The very next day, Lamb took off on a tear, putting his slump behind him. “Dylan liked to say it was all because of him,” Deonne said with a laugh.

Considered the middle sibling and perhaps the glue that binds the four together is Jake’s sister. Megan grew up an exceptional softball player and represented the athletic gene probably better than anyone in the family.

“We always make fun of ourselves, us boys in the family,” Lamb said. “She was probably the best athlete and toughest out of all of us.”

For Megan, though, she faced a different fight before she ever took the softball field. At the age of three, she was diagnosed with leukemia.

Six at the time, Lamb was unaware of the full magnitude of the situation but as he grew older and truly assessed his sister’s battle, it shed new light. Through it all, it provided Lamb with a sobering perspective.

Megan certainly doesn’t fall short of compliments from her older brother when it comes to athletic ability. She was a three-time MVP on her softball team at Bishop Blanchet. “She was a stud,” he said.

She also graduated from Washington State but decided not to play any sports during her time there, leaving one member of the family a bit more disappointed than the rest.

“It was tough for my dad because she was really good at softball,” Lamb said.

During his time at Bishop Blanchet, George Monica had the opportunity to coach Lamb for three years in both baseball and football. Monica now serves as the school’s athletic director, following 35 years of coaching and more than 500 wins as the varsity baseball coach. It’s clear to Monica why Lamb has succeeded.

“Jake wouldn’t be where he is without his family support,” Monica said. “(John and Deonne) were never the over-the top type of parents that you often see at the high school athletic level. They always encouraged him. His brothers and sister and were always there for them.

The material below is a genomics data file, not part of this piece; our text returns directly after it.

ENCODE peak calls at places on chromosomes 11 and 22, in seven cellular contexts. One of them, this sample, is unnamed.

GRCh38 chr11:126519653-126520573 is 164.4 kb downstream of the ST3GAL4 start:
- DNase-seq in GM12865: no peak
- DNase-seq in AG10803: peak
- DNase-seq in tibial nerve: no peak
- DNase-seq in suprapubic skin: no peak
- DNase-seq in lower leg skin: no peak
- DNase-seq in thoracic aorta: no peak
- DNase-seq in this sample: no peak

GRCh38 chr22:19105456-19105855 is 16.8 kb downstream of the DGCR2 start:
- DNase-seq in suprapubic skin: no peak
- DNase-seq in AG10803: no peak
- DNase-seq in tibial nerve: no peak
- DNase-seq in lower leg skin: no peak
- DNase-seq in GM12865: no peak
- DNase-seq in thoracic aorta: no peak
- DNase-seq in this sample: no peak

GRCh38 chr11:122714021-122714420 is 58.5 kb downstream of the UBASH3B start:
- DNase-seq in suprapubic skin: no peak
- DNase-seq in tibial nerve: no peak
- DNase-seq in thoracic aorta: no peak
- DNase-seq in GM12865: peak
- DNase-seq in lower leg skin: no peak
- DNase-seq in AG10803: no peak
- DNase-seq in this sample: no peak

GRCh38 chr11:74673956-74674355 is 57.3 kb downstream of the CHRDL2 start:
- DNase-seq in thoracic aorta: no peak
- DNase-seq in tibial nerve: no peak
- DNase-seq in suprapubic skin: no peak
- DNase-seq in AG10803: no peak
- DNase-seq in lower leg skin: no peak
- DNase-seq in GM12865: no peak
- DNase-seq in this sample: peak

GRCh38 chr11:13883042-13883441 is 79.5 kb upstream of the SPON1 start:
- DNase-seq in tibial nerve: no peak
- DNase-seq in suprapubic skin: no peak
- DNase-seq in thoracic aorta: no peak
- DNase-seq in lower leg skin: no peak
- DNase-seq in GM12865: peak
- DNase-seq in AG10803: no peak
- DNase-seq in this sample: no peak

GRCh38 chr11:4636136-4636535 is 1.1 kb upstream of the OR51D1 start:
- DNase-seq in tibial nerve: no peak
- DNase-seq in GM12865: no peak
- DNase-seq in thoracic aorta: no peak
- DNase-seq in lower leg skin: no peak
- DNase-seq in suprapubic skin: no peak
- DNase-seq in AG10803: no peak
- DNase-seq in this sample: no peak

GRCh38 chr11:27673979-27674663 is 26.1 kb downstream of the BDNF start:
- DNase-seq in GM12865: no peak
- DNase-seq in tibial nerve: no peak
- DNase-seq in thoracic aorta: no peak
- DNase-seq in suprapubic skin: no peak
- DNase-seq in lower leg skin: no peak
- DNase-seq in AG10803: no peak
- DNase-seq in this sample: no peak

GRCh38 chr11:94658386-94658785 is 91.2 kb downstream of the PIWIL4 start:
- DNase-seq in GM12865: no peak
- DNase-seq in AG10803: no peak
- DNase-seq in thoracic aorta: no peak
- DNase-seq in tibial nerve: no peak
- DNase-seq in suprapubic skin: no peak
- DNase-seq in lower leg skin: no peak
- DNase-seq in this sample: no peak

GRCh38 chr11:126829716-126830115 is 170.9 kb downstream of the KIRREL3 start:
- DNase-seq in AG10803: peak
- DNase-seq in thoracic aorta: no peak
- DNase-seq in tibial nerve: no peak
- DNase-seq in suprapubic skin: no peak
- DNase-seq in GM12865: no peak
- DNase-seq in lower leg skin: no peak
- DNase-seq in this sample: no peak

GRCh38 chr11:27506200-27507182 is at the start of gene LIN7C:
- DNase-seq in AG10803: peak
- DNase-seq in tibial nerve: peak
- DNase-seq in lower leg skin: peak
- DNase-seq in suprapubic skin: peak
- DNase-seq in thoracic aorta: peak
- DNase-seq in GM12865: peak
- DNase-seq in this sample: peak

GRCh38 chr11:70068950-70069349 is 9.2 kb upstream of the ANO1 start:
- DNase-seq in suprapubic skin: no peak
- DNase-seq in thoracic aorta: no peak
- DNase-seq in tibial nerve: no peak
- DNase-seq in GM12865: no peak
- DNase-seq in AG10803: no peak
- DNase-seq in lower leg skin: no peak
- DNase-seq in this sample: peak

He’s a real product of the type of relationship that they have with one another.”

For Monica and the Bishop Blanchet community, they couldn’t be more elated to see Lamb succeed. They praise not just what he has accomplished, but the type of person he has become.

When Monica watches Lamb play on television, he can tell he is not all that different from his days at Bishop Blanchet.

“Jake is still Jake,” Monica said. “He really looks like he’s out there having fun, living out his dream.”

Playing out a dream 1,400 miles from his family in the Arizona desert, Lamb’s connection to the ones he holds dear provided itself an all new meaning in July 2015. Following the All-Star break, he returned home to Seattle for the first time as a major-leaguer at Safeco Field for the Diamondbacks’ interleague series with the Mariners.

Against the team he grew up watching and with the support of his friends and family, Lamb took the scene in.

“To have all of my friends from grade school, high school, college, my coaches, teachers, people I didn’t even know were coming… it was awesome,” Lamb said. Besides my debut, that was probably the coolest experience I’ve had in the big leagues.”

It’s no secret that friends and family are paramount to Lamb. When deciding to play in his backyard at the University of Washington, he admits having his family nearby was key.

“I stayed close by because I was always a Huskie,” Lamb said. But, “honestly, I wasn’t ready to be on my own.”

Lamb embraced the idea of knowing that he could go home on the weekends and have his mom do laundry for him on Sundays. Like most college-aged students, he also cherished a nice home cooked meal — a rarity for a 19-year-old college student.

Fortunately, his family has always been within close vicinity. His dad’s side resides in the Seattle area, which allowed Lamb the opportunity to be there for family gatherings and to be close to everyone during his three years at Washington.

Family is everything to the left-handed hitting third baseman and whether they’re traveling to watch him play or watching on television, it’s still very surreal.

“I sometimes say to my husband, ‘Are we really watching our son play in the major leagues?’ ” Deonne said. “We’re just so proud of him.”

To no surprise, when the season concludes for the Diamondbacks there’s only one place you can expect to find the humble Lamb — where he was born and raised.

“I like to rent a place in (Queen Anne Hill) in the offseason,” Lamb said.

“It’s where all of my family is, it’s what I know.”